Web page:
One of my favourite things to do is read aloud to my children. Even though they are older now and reading their own chapter books before bed each night, to my delight they still like to settle in to listen to a story.
Every year we have a favourite...last year was R.J. Palacio's Wonder. Earlier in the year we had a really good time reading a classic from my childhood: Roald Dahl's The Witches, but the top choice for 2015 is this one: The Honest Truth by Dan Gemeinhart. I read it first, and I couldn't wait to share it with my kids.
We've been on a reading marathon and the kids beg me to stay up later so that we can continue the story. We are only a few chapters from the end. I find myself getting choked up while reading certain passages, and one of my sons has shed many tears as Gemeinhart's words touch our hearts. Highly recommend!
As I drop my kids off on the last day of school, I am touched by a father standing on the opposite street corner from his child; he is recording a shot of the back of his son as he walks toward the school for the last day. I see this dad lower his phone, his capturing complete, and his satisfied smile and the look of immense pride on his face instantly bring tears to my eyes. How beautiful that he’s cataloguing this moment in a way that’s typically reserved for that all-important first day of school.
I’m reminded that as parents, we all want the same for our children: happiness, success in school, quality friendships—a feeling of mastery over something. We send our children to school with our hearts in our throats, knowing that we are passing them off to someone else for the majority of their day. We know that challenges wait for them every day, both socially and academically, and that we are putting our faith in an imperfect system—a system that has many failings but at its core, has the best intentions.
I reflect back on this particular school year and its many ups and downs. My middle child suffered repeated bullying by a classmate this year. In previous years my son was devastated if he had to miss one day—even if he was incredibly ill. This year, getting him out of the vehicle and into the building each morning was a victory. He developed anxiety and panic attacks related to both school and food and we sought counselling.
Unfortunately administration seemed to sweep this under the rug, citing that “these boys have to learn how to get along” as their solution. It wasn’t ideal. It wasn’t the solution, and now we are considering a move to another school as a result. Something in my son's personality fundamentally changed this year and I’m desperate to build him up and get his confidence back.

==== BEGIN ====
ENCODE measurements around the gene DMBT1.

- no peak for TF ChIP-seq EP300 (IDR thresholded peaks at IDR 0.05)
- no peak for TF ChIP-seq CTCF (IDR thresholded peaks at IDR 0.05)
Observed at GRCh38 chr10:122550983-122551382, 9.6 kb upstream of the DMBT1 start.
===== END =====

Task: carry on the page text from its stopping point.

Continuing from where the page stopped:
Even my oldest, who will be starting Grade 7 in the fall, has struggled. The drama—the endless gossip, cliques, and petty arguments--seemed to cloud the days. She’d be in tears most days after school, riddled with stress. “I just want to be able to focus on my schoolwork and have fun,” she’d say. I don’t blame her. I remember those junior high days well—and it’s not an easy time. My daughter is asking to be homeschooled, something I’ve never really considered seriously until now, as I’ve had a love affair with our school for many years. But I think we’ve been lucky. The love affair ends much earlier for many families, and then they are left wondering, “Is this all there is? What if I want MORE for my child?”
Teaching is a noble profession. Don’t get me wrong—our family has been blessed by some extraordinary teachers. These teachers work tirelessly, expected to do more with less every year. I am in awe of their dedication and commitment to an incredible task. I am so grateful that our children have had experiences (from their teachers) that have helped shape them, guide them, and introduce them to concepts and ways of looking at the world that they might not have gotten otherwise. Our three children have had the added benefit of fine arts instruction (art, drama, music, and dance) at their school which has broadened their world.
But as this school year comes to a close, I feel an insatiable sense of relief. For now, it’s over. We will carry on with the lazy days of summer and the vacation fun—this much needed break welcomed. Perhaps later today I will be standing on the same corner as that dad recording the moment.